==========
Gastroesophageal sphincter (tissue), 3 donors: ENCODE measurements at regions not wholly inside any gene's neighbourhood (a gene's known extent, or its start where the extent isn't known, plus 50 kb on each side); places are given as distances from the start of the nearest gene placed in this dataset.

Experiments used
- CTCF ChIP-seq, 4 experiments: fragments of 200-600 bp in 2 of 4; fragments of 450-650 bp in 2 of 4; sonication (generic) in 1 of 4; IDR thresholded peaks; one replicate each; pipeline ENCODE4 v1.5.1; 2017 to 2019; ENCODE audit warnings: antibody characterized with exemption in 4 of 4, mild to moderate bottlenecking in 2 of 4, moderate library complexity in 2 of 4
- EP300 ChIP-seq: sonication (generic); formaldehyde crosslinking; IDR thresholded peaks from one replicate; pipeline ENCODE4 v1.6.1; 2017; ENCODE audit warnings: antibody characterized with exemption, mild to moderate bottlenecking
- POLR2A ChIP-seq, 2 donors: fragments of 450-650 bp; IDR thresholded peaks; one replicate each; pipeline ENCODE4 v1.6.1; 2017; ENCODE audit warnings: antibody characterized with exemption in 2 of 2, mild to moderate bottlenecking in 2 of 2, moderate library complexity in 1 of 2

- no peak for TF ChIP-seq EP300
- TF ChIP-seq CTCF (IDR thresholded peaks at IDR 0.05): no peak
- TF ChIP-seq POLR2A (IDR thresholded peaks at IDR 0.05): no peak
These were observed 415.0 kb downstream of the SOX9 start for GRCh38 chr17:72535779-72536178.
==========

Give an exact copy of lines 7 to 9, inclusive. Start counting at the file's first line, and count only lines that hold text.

- TF ChIP-seq CTCF (IDR thresholded peaks at IDR 0.05): no peak
- TF ChIP-seq POLR2A (IDR thresholded peaks at IDR 0.05): no peak
These were observed 415.0 kb downstream of the SOX9 start for GRCh38 chr17:72535779-72536178.